tocratic republics long before the sixth century. There is, however, a tendency towards slackness and inefficiency in most families that rule by hereditary right; sooner or later they decline; and as the Greeks got out upon the seas and set up colonies and commerce extended, new rich families arose to jostle the old and bring new personalities into power. These nouveaux riches became members of an expanded ruling class, a mode of government known as oligarchy—in opposition to aristocracy—though, strictly, the term oligarchy (= government by the few) should of course include hereditary aristocracy as a special case.
In many cities persons of exceptional energy, taking advantage of some social conflict or class grievance, secured a more or less irregular power in the state. This combination of personality and opportunity has occurred in the United States of America, for example, where men exercising various kinds of informal power are called bosses. In Greece they were called tyrants. But the tyrant was rather more than a boss; he was recognized as a monarch, and claimed the authority of a monarch. The modern boss, on the other hand, shelters behind legal forms which he has "got hold of" and uses for his own ends. Tyrants were distinguished from kings, who claimed some sort of right, some family priority, for example, to rule. They were supported, perhaps, by the poorer class with a grievance; Peisistratus, for example, who was tyrant of Athens, with two intervals of exile, between 560 and 527 b.c., was supported by the poverty-struck Athenian hillmen. Sometimes, as in Greek Sicily, the tyrant stood for the rich against the poor. When, later on, the Persians began to subjugate the Greek cities of Asia Minor, they set up pro-Persian tyrants.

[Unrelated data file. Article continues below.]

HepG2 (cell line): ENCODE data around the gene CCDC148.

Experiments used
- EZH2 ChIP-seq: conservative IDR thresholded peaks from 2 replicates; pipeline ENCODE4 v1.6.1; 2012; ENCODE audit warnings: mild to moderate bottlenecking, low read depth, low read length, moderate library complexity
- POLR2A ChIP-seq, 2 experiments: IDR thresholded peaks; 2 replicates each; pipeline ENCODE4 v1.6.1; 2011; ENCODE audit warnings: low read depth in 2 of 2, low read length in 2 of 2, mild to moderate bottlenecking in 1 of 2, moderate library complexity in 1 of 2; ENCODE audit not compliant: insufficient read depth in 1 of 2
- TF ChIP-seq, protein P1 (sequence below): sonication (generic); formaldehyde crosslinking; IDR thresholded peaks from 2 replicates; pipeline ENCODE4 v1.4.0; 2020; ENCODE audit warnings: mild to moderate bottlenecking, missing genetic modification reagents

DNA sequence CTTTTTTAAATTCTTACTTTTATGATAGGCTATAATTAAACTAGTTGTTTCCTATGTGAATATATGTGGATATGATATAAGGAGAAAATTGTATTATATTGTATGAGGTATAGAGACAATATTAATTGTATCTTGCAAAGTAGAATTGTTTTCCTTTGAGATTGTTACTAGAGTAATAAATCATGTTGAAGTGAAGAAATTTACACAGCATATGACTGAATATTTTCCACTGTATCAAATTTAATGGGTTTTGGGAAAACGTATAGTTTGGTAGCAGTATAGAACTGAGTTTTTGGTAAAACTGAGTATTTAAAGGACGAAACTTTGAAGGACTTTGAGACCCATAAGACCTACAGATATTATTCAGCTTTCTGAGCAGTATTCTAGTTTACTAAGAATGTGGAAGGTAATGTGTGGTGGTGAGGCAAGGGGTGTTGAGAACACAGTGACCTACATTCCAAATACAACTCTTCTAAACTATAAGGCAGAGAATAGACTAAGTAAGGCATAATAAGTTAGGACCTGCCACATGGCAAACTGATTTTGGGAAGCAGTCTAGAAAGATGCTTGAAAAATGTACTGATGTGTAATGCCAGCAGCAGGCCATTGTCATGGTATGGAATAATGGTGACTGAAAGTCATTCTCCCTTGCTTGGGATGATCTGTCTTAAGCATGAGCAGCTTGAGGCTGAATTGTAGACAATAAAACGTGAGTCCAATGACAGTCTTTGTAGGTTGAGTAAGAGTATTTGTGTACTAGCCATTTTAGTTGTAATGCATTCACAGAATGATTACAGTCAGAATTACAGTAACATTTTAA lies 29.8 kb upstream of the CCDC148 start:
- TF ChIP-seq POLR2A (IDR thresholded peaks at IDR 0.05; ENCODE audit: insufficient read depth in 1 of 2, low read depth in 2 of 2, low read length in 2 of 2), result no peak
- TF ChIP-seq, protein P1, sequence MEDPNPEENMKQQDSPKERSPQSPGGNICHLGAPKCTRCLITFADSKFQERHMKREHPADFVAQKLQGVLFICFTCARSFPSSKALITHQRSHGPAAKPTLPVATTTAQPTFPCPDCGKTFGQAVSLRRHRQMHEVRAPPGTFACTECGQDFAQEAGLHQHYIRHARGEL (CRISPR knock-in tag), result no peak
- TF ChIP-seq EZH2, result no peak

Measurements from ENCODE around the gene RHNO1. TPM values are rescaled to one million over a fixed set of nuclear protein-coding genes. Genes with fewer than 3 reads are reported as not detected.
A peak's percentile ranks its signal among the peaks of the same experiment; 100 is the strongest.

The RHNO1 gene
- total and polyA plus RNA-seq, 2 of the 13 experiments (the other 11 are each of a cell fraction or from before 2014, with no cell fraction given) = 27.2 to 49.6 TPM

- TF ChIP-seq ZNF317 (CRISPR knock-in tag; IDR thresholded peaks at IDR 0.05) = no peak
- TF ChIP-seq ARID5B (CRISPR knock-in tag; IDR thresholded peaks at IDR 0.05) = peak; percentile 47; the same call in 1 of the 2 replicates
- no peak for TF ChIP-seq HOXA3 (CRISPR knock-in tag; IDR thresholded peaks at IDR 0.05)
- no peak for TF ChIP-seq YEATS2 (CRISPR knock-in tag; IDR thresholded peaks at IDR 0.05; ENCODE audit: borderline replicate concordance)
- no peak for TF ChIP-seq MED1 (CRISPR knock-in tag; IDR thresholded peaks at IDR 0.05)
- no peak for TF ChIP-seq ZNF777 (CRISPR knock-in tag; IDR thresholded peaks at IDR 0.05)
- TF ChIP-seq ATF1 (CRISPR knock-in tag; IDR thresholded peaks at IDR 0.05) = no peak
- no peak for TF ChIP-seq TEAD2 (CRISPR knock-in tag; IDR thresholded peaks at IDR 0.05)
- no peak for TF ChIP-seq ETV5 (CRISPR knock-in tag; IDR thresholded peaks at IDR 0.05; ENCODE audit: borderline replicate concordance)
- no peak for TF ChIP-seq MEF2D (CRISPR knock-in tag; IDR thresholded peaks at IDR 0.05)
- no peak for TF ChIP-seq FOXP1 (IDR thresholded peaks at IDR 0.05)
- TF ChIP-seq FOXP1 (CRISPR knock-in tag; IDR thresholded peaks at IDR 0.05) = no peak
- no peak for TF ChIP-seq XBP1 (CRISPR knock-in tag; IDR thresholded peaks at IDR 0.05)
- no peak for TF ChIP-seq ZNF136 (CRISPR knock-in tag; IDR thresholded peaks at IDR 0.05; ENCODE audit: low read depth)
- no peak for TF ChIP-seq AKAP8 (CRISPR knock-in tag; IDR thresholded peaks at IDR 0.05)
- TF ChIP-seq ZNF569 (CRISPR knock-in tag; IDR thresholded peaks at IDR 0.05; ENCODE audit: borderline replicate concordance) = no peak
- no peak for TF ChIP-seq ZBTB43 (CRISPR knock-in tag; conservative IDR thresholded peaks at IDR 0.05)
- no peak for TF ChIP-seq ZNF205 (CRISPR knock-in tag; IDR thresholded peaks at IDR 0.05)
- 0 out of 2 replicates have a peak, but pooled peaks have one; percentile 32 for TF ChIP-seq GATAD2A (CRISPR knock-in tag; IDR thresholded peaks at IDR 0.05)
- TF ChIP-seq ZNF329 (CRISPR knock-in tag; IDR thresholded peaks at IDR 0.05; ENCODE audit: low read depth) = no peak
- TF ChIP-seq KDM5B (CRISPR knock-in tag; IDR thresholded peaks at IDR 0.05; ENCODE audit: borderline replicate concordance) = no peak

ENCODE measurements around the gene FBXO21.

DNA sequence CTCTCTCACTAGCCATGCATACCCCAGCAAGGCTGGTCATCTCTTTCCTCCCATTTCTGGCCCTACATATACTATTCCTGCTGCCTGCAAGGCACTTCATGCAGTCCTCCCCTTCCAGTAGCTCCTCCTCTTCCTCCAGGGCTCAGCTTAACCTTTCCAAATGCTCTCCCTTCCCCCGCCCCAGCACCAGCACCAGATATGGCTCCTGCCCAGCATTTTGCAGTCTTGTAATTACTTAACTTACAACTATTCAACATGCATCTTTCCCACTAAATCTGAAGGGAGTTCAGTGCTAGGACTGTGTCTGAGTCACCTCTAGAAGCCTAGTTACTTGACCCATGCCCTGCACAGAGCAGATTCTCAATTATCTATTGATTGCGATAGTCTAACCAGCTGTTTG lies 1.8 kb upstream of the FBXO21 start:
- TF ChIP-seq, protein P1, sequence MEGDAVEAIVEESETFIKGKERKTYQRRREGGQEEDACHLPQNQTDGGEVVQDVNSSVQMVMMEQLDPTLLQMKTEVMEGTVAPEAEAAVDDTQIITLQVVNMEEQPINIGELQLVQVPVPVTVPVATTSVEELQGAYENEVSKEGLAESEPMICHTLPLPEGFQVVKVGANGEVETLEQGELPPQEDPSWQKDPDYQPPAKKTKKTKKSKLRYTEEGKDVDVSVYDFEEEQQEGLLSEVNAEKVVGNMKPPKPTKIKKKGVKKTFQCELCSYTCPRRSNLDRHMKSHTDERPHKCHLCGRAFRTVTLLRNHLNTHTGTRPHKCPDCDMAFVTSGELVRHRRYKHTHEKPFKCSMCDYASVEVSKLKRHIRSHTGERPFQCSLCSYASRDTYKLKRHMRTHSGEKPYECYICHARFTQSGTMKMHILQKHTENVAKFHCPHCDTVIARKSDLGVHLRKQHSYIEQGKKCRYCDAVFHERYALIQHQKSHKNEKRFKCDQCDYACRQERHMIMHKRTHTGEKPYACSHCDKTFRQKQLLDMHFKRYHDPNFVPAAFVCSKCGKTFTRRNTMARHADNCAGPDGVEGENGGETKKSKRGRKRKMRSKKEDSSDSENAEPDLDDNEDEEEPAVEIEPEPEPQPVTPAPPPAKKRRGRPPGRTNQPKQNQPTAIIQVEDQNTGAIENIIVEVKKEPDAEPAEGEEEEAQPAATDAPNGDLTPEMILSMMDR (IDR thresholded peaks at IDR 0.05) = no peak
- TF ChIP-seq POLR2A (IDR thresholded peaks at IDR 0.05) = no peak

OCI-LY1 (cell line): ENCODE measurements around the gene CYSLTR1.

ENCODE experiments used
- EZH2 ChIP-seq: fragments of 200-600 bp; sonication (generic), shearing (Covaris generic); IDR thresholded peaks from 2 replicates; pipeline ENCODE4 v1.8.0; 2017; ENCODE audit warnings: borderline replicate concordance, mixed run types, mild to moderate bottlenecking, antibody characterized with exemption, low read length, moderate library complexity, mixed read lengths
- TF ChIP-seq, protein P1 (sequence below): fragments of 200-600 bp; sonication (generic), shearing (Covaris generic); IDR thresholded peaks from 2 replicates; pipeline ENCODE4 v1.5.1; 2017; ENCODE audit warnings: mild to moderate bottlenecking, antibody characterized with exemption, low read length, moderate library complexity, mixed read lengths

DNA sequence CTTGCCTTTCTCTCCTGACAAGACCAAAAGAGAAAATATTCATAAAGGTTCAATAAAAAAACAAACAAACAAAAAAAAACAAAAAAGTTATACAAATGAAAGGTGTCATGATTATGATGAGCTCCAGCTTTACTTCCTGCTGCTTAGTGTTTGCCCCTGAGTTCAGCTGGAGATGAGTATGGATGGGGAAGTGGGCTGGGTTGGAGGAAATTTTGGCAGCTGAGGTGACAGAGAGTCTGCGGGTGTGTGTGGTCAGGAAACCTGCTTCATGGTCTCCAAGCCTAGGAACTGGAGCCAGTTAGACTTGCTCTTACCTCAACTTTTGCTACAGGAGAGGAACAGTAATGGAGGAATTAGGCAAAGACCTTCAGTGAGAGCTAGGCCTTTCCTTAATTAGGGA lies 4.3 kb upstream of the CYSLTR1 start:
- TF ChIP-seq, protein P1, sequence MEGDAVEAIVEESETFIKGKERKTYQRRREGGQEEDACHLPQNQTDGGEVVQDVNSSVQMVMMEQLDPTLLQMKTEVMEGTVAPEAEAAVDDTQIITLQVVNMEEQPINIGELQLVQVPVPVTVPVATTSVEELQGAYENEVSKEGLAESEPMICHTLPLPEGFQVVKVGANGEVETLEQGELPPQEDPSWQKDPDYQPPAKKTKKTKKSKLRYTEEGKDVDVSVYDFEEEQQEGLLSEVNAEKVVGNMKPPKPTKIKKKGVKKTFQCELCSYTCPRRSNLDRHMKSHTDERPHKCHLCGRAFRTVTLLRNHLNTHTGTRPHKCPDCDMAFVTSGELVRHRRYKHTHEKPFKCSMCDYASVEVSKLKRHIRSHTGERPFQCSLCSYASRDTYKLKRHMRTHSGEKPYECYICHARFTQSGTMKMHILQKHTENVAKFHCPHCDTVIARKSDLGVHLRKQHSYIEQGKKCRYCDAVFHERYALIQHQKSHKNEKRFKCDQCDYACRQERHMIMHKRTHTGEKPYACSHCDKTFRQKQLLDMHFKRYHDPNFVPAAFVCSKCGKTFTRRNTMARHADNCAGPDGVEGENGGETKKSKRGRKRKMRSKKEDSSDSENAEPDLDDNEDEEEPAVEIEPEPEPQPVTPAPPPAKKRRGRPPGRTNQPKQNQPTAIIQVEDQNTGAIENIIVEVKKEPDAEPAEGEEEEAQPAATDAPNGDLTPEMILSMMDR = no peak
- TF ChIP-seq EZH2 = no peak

Aristotle, the great philosophical teacher, who was born under the hereditary Macedonian monarchy, and who was for some years tutor to the king's son, distinguishes in his Politics between kings who ruled by an admitted and inherent right, such as the King of Macedonia, whom he served, and tyrants who ruled without the consent of the governed. As a matter of fact, it is hard to conceive of a tyrant ruling without the consent of many, and the active participation of a substantial number of his subjects; and the devotion and unselfishness of your "true kings" has been known to rouse resentment and questioning. Aristotle was also able to